In fact, of over 177 new parks built between around 1920 and 1960, less than 5 were built in the Harlem, where the concentration of people who needed them the most - blacks and Puerto Ricans - lived (2). Why couldn't they get to any of the other 170 parks in the city? Simple: the NYC subway was not only dilapidated, but becoming increasingly cost-prohibitive for poor-wage earners. The costs of using public transportation were going up, incredibly, to finance new highways and bridges, utilities only the affluent could use since only the affluent could afford cars back then.
In a series of exposes in the 1960s and 1970s, these policies and their effects were scrutinized and their consequences revealed. Since NYC had been perpetually on the verge of bankruptcy throughout this time and indeed was "saved" by Mr. Felix Rohatyn in the 70s; and building anything is never cheap, it took 20+ years to begin the process of reversing some of these policies. So, today, New Yorkers have better urban planning, more parks in the ghettos, and better public transportation, but an entire generation of children of blacks and Hispanics were left without the opportunity to appreciate nature (and culture, since "the arts" had to be cut from board of ed budgets during these trying times, only recently being re-introduced by our current Mayor Bloomberg).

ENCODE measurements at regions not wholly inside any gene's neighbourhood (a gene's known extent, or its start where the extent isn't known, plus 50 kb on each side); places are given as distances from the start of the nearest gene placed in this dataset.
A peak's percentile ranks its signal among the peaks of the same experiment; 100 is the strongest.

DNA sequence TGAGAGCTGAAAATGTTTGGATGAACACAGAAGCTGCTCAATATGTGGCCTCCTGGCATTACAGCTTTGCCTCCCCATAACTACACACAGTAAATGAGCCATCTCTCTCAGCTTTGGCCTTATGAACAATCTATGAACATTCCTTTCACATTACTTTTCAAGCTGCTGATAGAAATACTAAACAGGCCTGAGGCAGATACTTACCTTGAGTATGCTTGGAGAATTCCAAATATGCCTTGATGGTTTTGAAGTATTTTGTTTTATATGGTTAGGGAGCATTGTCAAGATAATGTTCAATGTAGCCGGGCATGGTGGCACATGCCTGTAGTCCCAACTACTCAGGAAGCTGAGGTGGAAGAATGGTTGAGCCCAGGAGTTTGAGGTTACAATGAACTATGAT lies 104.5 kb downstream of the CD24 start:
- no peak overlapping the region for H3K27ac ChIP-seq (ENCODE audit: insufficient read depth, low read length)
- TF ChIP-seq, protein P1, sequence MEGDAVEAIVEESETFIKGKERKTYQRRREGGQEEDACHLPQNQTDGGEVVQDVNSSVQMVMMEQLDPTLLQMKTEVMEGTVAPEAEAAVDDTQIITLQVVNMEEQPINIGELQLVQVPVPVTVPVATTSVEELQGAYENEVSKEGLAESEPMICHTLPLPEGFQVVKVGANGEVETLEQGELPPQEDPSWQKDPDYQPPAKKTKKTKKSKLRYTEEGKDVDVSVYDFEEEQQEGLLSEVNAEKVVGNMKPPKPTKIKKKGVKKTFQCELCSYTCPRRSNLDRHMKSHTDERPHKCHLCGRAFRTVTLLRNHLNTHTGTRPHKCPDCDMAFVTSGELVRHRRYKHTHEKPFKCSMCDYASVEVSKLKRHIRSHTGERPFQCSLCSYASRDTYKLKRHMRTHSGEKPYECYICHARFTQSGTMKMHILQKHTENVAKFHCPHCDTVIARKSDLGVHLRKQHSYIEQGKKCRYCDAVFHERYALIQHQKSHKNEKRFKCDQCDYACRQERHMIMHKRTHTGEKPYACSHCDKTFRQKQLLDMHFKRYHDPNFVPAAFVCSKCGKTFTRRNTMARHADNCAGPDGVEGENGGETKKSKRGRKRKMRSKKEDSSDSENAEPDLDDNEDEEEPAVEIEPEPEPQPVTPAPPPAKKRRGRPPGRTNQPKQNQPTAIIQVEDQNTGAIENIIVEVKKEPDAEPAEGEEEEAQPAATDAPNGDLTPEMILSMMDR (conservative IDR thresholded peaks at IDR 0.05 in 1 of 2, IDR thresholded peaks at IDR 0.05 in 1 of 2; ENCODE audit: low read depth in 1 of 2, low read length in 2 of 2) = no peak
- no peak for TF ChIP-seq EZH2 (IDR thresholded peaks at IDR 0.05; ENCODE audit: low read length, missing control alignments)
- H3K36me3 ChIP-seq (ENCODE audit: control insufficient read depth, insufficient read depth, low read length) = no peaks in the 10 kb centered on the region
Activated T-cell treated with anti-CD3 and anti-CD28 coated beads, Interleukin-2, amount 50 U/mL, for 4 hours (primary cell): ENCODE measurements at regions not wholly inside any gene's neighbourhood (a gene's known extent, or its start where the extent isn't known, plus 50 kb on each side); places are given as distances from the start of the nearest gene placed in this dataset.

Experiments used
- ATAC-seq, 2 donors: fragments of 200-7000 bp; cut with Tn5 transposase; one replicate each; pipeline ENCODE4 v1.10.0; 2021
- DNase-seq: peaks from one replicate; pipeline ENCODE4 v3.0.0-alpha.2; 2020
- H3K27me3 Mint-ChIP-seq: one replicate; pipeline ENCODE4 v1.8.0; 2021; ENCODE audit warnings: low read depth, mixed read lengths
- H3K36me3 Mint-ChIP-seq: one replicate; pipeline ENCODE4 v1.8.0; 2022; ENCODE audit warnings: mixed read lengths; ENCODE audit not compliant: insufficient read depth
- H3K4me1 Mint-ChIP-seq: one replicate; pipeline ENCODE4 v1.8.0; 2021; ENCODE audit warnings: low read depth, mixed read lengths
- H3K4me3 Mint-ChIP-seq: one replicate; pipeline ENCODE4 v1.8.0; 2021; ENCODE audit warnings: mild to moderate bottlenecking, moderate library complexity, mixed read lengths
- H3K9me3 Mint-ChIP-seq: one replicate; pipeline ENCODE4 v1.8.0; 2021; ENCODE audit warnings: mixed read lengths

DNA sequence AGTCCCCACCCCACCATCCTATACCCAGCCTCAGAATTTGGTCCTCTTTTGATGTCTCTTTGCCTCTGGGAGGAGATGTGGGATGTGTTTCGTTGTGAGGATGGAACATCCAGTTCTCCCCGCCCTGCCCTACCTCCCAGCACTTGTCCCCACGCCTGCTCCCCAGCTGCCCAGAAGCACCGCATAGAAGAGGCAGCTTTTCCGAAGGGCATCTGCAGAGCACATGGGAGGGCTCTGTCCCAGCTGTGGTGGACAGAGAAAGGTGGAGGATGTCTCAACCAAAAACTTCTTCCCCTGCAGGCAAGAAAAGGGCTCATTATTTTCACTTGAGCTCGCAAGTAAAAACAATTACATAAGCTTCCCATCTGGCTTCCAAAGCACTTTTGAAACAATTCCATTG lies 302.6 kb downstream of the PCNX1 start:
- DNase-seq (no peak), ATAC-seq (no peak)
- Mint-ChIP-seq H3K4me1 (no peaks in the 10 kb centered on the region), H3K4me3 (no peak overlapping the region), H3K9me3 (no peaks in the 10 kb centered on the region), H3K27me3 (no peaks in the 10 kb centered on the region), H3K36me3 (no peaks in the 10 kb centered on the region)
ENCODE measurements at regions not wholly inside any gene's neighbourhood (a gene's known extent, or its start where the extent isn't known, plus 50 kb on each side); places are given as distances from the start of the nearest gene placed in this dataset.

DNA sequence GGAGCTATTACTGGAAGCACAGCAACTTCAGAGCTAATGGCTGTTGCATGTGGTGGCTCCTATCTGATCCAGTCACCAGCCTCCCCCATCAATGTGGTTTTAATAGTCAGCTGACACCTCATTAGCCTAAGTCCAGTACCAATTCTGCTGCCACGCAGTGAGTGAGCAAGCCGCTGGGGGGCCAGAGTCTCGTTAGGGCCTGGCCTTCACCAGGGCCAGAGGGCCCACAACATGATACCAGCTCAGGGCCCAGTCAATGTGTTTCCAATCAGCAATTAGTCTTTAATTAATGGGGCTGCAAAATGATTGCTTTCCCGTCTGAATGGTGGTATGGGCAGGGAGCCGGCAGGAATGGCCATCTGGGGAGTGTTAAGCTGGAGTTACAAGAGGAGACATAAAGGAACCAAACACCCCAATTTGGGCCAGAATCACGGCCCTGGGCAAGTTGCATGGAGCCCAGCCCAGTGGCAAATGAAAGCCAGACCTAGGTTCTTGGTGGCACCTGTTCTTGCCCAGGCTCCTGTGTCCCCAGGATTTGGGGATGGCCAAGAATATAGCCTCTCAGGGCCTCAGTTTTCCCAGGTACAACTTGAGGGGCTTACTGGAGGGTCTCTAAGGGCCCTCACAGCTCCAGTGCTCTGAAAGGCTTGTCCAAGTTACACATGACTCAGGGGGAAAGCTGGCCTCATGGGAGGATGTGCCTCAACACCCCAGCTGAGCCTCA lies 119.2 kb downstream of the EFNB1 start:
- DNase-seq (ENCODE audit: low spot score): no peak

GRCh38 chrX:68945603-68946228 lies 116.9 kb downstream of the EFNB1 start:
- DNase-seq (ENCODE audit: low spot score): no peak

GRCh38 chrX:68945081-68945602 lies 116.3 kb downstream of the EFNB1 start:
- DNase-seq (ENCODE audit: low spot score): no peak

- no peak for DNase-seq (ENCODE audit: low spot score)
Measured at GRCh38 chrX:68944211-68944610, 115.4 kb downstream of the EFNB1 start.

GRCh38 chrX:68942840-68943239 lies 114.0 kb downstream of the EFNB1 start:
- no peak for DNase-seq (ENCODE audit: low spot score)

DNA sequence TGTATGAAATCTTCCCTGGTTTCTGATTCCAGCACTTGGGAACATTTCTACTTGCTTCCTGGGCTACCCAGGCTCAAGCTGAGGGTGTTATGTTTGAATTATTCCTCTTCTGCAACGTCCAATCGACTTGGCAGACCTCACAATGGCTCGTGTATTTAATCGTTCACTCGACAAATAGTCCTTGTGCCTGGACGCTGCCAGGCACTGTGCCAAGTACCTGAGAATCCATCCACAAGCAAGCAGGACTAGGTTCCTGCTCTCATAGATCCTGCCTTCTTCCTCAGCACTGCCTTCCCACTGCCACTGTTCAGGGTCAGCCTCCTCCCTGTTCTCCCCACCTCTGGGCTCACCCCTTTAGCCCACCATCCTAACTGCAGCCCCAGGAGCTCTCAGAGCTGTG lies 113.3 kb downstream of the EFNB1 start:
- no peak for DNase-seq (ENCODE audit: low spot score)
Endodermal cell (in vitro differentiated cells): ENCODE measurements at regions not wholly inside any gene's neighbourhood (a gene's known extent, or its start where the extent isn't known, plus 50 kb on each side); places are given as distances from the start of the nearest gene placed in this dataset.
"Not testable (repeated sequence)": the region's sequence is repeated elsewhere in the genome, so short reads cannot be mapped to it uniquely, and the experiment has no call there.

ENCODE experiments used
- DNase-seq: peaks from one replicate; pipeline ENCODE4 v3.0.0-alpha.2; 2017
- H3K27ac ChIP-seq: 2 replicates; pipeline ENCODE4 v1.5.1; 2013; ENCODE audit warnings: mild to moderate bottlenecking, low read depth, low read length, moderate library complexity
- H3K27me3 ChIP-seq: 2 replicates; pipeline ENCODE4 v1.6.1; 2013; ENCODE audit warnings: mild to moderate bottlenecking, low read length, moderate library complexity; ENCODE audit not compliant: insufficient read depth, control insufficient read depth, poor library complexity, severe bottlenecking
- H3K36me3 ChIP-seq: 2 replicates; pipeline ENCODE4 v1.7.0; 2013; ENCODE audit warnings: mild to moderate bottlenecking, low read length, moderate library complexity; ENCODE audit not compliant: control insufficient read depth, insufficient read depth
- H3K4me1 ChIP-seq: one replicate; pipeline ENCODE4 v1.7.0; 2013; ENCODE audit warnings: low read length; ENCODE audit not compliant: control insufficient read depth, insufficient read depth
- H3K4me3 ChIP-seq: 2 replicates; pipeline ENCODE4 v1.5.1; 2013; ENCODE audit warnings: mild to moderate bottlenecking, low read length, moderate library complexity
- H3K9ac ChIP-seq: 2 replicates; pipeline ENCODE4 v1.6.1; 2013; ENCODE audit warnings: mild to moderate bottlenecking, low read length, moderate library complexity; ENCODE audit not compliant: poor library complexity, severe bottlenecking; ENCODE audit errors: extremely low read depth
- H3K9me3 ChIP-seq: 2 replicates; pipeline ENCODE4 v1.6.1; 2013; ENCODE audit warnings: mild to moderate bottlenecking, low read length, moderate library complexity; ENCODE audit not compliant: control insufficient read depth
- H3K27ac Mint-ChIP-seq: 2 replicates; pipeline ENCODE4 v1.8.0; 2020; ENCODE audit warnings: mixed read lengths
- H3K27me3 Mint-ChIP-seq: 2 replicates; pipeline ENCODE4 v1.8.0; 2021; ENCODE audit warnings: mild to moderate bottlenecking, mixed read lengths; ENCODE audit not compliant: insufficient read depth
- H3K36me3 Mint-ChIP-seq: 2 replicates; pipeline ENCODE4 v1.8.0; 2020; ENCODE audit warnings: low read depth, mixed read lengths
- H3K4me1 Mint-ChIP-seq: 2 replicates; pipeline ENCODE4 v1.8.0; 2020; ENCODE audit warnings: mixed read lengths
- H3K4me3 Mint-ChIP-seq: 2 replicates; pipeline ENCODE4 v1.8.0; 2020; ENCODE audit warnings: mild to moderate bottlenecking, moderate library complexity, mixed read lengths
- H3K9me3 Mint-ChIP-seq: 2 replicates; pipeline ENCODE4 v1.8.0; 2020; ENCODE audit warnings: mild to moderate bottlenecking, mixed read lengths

So, despite the fact that some projects have been built near parks or vice versa, they're so overcrowded and overused its nearest residents see them as nothing more than an extension of the project, "not a real park". And despite public transportation that can now take many families without cars to the very entrances of some parks; and despite pick-up/drop-off service offered by hiking groups, if blacks and Hispanics are living in the projects - and many grew up in these proverbial "concrete jungles" - like your cellphone plan, many probably work nights and weekends, barely making ends meat; exactly when does one suppose they'd find the time to visit the outdoors, let alone give their Hard-earned money to support? Can you blame National Geographic for blandly stating that one of the greatest challenges for national parks moving forward is getting these people to preserve them?
Why Can't They Get Over It And Start Enjoying Parks Like Everyone Else?